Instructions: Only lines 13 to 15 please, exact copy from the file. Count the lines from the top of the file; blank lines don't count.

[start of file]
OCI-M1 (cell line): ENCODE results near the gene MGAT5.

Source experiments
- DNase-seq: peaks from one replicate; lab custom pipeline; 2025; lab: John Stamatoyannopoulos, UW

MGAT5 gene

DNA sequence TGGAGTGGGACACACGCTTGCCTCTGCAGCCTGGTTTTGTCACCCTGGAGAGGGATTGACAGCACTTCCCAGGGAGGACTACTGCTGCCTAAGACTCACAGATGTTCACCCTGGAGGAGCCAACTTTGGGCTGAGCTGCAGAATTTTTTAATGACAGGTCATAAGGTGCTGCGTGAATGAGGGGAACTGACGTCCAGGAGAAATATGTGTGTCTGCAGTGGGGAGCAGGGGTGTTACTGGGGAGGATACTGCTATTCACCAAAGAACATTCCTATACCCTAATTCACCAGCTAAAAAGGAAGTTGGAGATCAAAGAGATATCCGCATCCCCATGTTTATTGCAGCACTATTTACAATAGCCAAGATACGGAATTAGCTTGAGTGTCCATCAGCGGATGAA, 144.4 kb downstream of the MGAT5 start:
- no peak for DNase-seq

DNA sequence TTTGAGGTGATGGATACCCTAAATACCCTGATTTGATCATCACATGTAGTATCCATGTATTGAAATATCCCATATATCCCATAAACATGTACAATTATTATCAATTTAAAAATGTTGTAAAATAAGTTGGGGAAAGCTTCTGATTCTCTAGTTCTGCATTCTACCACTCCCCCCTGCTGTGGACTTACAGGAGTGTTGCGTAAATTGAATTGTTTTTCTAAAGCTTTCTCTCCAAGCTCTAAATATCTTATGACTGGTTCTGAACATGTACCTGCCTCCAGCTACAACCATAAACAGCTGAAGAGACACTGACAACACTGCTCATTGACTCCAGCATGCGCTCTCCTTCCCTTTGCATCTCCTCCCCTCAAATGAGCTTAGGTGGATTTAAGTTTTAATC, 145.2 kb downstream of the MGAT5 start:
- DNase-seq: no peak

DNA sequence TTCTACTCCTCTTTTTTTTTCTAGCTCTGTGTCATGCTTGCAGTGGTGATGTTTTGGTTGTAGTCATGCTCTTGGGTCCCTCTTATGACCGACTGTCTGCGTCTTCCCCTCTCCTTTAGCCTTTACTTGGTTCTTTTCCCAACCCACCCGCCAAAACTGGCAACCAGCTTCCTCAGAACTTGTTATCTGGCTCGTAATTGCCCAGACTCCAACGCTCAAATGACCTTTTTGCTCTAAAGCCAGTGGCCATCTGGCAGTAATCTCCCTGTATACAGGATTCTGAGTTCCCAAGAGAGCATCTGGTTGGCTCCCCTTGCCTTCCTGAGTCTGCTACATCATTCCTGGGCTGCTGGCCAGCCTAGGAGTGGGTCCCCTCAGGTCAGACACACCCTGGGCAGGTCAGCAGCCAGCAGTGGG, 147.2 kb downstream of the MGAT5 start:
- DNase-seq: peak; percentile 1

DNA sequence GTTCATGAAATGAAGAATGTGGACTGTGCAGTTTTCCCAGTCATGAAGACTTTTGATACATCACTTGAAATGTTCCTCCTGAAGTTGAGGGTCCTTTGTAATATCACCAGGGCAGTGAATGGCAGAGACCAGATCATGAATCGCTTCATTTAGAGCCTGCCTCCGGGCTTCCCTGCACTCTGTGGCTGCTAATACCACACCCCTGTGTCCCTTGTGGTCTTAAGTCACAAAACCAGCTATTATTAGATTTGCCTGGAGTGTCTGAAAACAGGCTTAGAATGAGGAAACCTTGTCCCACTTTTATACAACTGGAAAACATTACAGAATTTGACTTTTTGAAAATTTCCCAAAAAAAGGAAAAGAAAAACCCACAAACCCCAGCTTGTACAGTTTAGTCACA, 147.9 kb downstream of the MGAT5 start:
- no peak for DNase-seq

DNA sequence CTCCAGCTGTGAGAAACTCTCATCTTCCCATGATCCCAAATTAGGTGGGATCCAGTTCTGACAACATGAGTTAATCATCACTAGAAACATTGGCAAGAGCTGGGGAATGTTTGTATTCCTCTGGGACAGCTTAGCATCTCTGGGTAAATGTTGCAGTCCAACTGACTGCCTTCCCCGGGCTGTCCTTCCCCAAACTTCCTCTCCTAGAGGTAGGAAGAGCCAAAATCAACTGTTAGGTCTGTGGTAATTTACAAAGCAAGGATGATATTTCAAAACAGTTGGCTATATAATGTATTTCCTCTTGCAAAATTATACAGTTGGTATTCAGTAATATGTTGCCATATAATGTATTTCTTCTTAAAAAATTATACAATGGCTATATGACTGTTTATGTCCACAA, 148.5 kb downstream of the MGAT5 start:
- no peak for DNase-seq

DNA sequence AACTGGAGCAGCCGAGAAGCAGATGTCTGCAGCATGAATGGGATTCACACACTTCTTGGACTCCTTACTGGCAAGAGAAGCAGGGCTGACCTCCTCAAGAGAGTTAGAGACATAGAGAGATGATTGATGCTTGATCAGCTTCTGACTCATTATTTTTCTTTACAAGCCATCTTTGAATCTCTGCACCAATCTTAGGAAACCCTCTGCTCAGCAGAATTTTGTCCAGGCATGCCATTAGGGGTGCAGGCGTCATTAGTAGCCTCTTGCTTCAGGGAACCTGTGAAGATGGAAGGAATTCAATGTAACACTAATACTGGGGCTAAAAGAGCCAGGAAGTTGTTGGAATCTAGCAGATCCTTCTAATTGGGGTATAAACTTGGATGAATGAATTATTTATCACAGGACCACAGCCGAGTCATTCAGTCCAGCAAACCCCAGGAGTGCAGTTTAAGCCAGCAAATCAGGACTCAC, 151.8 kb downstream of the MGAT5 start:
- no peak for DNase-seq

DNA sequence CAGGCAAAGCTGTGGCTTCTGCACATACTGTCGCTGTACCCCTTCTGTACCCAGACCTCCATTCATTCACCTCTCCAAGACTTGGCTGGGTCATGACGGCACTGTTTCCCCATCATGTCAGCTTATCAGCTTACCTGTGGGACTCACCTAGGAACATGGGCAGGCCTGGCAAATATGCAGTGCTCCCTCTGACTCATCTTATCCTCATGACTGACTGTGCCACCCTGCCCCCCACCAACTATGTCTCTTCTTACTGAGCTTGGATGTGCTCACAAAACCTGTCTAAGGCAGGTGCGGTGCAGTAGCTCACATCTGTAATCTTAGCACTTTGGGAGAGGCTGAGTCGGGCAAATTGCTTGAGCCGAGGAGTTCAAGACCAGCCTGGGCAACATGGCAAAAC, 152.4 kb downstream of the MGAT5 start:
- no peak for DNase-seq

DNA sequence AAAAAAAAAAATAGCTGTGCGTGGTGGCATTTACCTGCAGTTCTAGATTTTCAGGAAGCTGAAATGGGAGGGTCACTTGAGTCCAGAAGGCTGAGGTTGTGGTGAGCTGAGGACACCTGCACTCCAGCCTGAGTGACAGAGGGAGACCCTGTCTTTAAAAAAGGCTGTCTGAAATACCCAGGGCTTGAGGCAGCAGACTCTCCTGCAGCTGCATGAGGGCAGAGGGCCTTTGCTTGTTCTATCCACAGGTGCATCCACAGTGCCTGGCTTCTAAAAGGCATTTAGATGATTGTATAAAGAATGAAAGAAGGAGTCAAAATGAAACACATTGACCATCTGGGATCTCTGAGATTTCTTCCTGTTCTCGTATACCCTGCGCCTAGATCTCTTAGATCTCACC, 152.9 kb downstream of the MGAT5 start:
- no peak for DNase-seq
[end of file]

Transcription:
DNA sequence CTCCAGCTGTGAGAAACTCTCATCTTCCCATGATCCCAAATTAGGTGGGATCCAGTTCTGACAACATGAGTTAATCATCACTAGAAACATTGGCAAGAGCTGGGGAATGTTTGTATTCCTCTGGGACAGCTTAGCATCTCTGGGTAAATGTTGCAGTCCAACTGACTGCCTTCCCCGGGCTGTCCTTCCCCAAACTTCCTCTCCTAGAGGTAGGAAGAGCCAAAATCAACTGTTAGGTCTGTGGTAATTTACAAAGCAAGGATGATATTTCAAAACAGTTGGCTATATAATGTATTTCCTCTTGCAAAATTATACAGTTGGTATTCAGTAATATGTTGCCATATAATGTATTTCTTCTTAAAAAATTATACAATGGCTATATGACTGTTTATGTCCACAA, 148.5 kb downstream of the MGAT5 start:
- no peak for DNase-seq

DNA sequence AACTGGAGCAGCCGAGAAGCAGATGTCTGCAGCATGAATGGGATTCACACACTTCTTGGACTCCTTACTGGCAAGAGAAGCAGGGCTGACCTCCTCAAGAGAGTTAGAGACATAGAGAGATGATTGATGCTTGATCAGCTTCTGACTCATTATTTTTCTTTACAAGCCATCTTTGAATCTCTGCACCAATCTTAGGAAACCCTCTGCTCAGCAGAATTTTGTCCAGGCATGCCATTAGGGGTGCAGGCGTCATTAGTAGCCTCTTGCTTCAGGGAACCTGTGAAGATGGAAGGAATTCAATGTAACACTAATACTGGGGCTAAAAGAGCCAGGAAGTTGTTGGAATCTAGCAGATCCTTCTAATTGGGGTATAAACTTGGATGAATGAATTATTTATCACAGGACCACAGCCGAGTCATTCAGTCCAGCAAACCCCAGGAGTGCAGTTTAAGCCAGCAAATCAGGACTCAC, 151.8 kb downstream of the MGAT5 start: